• Electric Rule 21 is a tariff that describes the interconnection, operating and metering requirements for generation facilities to be connected to a utility’s distribution system. The tariff provides customers wishing to install generating or storage facilities on their premises with access to the electric grid while protecting the safety and reliability of the distribution and transmission systems at the local and system levels.
  • Interconnected distributed generation99 within the three investor-owned utilities service territories totaled 1,399 megawatts (in alternate current) in 2020, a 5.4 percent increase from 2019.100 Residential continues to be the largest sector, accounting for 62 percent of the interconnected distributed generation installed (864 MW) in 2020. The vast majority of the interconnected distributed generations are for net energy metering photovoltaic, accounting or 88.0 percent of interconnections. So far, it does not appear that the COVID-19 pandemic has significantly prevented installations in California, given that 2020’s interconnections were slightly higher than 2019’s.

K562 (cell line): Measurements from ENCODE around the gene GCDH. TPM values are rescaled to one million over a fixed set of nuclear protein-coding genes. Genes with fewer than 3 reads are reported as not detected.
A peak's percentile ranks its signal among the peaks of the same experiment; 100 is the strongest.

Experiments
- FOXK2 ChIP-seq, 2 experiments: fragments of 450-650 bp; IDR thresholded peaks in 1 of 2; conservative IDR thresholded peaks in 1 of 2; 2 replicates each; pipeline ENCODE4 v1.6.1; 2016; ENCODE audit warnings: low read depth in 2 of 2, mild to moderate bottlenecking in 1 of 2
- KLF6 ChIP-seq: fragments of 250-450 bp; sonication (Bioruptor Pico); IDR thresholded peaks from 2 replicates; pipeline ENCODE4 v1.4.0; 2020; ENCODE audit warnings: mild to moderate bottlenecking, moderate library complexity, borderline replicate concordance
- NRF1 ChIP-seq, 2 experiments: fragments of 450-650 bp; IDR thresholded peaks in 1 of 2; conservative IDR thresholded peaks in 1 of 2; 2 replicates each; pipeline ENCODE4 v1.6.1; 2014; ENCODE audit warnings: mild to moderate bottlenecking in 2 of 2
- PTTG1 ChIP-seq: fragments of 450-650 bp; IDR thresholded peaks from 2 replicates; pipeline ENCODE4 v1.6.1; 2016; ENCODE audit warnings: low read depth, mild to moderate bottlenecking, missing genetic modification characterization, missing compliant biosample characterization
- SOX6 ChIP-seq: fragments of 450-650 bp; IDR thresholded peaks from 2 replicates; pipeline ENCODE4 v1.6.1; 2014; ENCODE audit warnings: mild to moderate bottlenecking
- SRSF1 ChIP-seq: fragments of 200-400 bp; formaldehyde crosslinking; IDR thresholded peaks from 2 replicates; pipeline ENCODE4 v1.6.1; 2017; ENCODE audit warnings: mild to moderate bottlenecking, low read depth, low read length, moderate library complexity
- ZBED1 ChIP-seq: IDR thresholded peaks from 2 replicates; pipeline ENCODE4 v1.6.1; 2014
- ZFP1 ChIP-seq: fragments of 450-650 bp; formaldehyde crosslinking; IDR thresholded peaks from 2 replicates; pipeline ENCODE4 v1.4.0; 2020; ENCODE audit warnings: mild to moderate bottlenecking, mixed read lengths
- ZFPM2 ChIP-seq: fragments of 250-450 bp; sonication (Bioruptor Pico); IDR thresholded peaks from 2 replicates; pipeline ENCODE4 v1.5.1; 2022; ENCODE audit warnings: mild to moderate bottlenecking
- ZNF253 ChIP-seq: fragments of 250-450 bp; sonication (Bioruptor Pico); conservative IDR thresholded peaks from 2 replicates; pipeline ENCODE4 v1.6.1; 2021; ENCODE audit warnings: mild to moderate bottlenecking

99 Any electricity generating technology that is installed by a customer or independent energy producer and connected to the electricity distribution system.

100 Utility interconnections governed by Rule 21. Available at:

  • Interconnected distributed generation has been on a slow decline in the commercial sector after peaking in 2016. In August 2021, California Energy Commission voted to mandate rooftop solar PV and storage on new commercial buildings. If approved for the 2022 California Energy Code, the new mandate would become effective beginning in 2023.101 This could lead to a rebound in installations from the commercial sector as well as accelerating energy storage.

101 Scully, J. California agency backs solar and storage mandate for new commercial buildings. PVTech; Solar Media Ltd. August 16, 2021. Retrieved from: